During the summer, the Ministry of Education announced that publicly-funded school boards in Ontario would be required to begin the 2020-2021 school year by offering two teaching systems: in-person and virtual learning. For the TDSB, getting both systems up and running has proven to be an extraordinarily challenging task.
Whereas initial polling from early August suggested approximately 20% of students would choose virtual learning, at the time I am writing this article, roughly 30% of our 240,000 students are enrolled in our five virtual schools (one secondary school and four elementary schools). This increase makes the TDSB’s virtual school system equivalent in size to the fifth largest board in Ontario – serving approximately 80,000 students and employing more than 3,000 teachers (and still short several dozen French Immersion/Extended French teachers). Preparing the TDSB’s five virtual schools to meet these unprecedented requirements has been “virtually” complex – due, not only to sheer size, but also to the organizational, technological, staffing, and pedagogical issues involved as well.
In the case of Leaside, students did not follow this general pattern. In September, 85% of Leaside High students elected to return to in-person classes, and the percentage of elementary students electing to return to bricks and mortar was even higher, reaching into the high 80s at our three elementary schools. Many reasons may account for these trends: low neighbourhood case counts throughout the summer; parents needing to go back to work; dissatisfaction with online learning in the spring; a desire to return to normalcy and connection; and confidence that our local schools would be able to provide a safe return to school. That said, a number of neighbourhood families have chosen virtual, and although there have been bumps along the way in operationalizing this new system, many families are finding success and connection through this new method of learning too.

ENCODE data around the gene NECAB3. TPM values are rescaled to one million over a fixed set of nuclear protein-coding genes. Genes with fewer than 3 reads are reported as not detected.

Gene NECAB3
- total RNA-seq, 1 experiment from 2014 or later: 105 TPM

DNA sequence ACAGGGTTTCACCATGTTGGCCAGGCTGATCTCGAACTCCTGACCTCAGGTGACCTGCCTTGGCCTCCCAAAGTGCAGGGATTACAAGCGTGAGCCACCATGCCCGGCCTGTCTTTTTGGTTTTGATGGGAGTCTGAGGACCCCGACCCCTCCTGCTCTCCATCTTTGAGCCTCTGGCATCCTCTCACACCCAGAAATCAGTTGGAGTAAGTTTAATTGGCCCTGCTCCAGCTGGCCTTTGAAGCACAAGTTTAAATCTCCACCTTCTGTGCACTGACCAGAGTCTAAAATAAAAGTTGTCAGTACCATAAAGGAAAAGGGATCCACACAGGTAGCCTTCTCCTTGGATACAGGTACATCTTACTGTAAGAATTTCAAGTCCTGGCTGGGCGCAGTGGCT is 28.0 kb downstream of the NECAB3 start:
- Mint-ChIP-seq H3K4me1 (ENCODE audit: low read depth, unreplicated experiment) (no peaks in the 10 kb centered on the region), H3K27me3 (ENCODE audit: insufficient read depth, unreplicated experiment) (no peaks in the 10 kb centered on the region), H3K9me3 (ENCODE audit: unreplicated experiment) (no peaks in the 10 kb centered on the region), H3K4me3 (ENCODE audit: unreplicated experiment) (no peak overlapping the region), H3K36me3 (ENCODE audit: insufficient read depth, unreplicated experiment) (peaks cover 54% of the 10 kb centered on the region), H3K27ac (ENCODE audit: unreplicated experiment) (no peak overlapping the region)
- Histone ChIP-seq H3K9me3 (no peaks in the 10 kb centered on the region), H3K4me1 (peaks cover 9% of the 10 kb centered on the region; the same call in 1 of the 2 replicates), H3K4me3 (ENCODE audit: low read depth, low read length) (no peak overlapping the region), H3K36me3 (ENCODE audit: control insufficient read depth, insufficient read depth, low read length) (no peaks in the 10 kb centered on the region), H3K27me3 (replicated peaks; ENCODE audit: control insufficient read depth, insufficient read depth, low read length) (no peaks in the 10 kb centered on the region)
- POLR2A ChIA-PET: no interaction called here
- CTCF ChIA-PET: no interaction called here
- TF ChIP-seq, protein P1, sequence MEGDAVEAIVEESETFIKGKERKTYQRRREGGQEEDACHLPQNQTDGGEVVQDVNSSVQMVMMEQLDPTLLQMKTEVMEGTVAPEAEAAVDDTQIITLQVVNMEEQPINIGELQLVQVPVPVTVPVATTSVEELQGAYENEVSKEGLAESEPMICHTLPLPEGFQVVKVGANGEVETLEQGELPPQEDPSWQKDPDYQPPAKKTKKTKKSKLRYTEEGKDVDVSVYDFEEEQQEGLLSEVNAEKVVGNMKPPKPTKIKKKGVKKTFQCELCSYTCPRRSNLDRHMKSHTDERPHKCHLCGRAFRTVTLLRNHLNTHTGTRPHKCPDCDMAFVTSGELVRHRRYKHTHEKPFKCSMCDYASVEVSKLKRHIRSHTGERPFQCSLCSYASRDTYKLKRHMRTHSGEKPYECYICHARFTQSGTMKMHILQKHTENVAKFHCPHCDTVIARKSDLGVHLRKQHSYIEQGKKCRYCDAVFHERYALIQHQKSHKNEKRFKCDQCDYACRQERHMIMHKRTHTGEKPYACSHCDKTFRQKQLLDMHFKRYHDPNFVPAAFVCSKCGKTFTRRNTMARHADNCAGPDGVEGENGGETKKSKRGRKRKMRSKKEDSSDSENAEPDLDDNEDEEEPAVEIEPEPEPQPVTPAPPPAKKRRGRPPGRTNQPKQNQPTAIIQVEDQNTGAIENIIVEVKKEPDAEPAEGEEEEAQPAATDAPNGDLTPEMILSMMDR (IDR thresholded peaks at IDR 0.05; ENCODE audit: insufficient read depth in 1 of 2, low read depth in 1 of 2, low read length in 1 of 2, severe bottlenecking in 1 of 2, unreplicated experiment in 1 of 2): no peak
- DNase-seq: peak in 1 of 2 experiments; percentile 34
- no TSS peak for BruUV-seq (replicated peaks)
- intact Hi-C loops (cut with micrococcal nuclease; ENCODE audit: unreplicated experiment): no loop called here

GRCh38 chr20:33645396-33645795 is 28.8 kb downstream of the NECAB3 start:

To be sure, the in-school experience is certainly different from before. Layers of risk mitigation are in place in all of our buildings: everyone is masked, cohorted, and divided into specific zones of the school; other requirements include pre-screening before arrival, with additional screening as kids and staff enter our schools; and there is regular hand washing and hand sanitizing, as well as enhanced cleaning of high-touch surfaces throughout the day. Parent volunteers, once such a strong presence in Leaside schools, are no longer permitted to help on a day-to-day basis because of strict no-visitor policies in our buildings, and our beloved tradition of the fall cross-country season, like all school sports teams and most co-curriculars, is on hold. The over-arching focus is on creating a safe and healthy learning environment for our students and staff.
And yet, despite all these measures and changes, Leaside schools remain vibrant places of laughter and learning. Walk by Rolph, Bessborough or Northlea at any time of day and you are likely to see and hear classes playing outside or partaking in an outdoor learning experience. It was a long six months apart – some joke the longest March Break on record – and it is so good to be together again.